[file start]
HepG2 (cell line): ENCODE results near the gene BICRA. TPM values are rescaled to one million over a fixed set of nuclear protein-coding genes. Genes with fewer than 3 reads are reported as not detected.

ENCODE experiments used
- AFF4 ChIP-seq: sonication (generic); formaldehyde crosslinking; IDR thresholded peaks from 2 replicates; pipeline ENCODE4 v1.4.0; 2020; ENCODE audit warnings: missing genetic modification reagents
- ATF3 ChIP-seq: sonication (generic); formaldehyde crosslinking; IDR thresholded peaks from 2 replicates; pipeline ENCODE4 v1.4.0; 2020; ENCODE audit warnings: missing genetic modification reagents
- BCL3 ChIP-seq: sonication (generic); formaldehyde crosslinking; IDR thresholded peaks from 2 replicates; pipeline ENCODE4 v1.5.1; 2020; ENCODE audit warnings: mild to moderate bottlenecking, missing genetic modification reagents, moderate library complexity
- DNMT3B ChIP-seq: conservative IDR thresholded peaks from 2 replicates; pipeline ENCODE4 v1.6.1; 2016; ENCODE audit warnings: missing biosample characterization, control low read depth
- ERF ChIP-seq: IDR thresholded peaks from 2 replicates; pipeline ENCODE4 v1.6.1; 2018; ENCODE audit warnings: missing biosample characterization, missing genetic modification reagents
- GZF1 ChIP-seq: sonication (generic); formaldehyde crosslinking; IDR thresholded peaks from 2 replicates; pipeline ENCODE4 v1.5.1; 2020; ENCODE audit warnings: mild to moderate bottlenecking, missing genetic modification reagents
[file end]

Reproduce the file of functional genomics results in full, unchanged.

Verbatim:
HepG2 (cell line): ENCODE results near the gene BICRA. TPM values are rescaled to one million over a fixed set of nuclear protein-coding genes. Genes with fewer than 3 reads are reported as not detected.

ENCODE experiments used
- AFF4 ChIP-seq: sonication (generic); formaldehyde crosslinking; IDR thresholded peaks from 2 replicates; pipeline ENCODE4 v1.4.0; 2020; ENCODE audit warnings: missing genetic modification reagents
- ATF3 ChIP-seq: sonication (generic); formaldehyde crosslinking; IDR thresholded peaks from 2 replicates; pipeline ENCODE4 v1.4.0; 2020; ENCODE audit warnings: missing genetic modification reagents
- BCL3 ChIP-seq: sonication (generic); formaldehyde crosslinking; IDR thresholded peaks from 2 replicates; pipeline ENCODE4 v1.5.1; 2020; ENCODE audit warnings: mild to moderate bottlenecking, missing genetic modification reagents, moderate library complexity
- DNMT3B ChIP-seq: conservative IDR thresholded peaks from 2 replicates; pipeline ENCODE4 v1.6.1; 2016; ENCODE audit warnings: missing biosample characterization, control low read depth
- ERF ChIP-seq: IDR thresholded peaks from 2 replicates; pipeline ENCODE4 v1.6.1; 2018; ENCODE audit warnings: missing biosample characterization, missing genetic modification reagents
- GZF1 ChIP-seq: sonication (generic); formaldehyde crosslinking; IDR thresholded peaks from 2 replicates; pipeline ENCODE4 v1.5.1; 2020; ENCODE audit warnings: mild to moderate bottlenecking, missing genetic modification reagents